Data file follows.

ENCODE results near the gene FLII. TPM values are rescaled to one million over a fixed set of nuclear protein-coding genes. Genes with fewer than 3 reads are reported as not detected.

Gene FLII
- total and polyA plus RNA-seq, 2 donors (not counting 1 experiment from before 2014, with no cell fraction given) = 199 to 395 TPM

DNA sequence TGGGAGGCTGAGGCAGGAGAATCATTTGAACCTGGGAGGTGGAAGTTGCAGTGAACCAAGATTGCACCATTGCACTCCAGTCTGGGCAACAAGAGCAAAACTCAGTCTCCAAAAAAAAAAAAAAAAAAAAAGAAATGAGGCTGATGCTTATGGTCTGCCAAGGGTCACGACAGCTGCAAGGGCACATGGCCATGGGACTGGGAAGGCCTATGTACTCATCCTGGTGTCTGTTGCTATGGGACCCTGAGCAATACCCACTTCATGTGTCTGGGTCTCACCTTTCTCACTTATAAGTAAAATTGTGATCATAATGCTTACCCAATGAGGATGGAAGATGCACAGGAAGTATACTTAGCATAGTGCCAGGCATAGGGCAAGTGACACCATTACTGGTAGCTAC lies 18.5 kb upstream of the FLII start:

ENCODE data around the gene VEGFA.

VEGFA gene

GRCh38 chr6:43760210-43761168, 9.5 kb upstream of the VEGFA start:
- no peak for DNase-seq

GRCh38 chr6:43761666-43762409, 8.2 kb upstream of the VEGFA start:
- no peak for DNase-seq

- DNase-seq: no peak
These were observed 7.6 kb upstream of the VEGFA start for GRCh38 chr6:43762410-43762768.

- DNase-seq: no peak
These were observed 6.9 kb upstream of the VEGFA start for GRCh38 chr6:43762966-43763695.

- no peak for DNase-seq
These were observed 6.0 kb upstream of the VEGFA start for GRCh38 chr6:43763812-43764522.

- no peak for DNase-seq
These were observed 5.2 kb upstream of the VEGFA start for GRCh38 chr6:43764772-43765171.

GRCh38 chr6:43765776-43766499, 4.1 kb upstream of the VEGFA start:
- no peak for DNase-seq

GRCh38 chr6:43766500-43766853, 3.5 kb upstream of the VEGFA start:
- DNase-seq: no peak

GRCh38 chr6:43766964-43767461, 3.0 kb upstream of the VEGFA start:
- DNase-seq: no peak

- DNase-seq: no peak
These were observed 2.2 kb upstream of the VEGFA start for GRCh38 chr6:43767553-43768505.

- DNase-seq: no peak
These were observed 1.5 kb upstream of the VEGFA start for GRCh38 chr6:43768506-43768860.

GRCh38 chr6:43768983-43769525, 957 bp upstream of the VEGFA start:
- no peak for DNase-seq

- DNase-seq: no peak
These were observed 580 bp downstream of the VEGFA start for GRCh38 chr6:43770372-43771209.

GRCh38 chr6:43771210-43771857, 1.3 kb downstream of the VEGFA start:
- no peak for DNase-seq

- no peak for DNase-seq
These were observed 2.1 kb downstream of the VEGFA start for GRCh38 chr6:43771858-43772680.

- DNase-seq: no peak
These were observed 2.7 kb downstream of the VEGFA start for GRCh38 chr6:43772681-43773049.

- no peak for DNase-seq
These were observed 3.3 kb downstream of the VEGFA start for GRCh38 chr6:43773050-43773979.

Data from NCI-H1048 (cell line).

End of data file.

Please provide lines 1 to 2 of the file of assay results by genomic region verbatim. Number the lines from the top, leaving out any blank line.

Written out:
ENCODE results near the gene FLII. TPM values are rescaled to one million over a fixed set of nuclear protein-coding genes. Genes with fewer than 3 reads are reported as not detected.

Gene FLII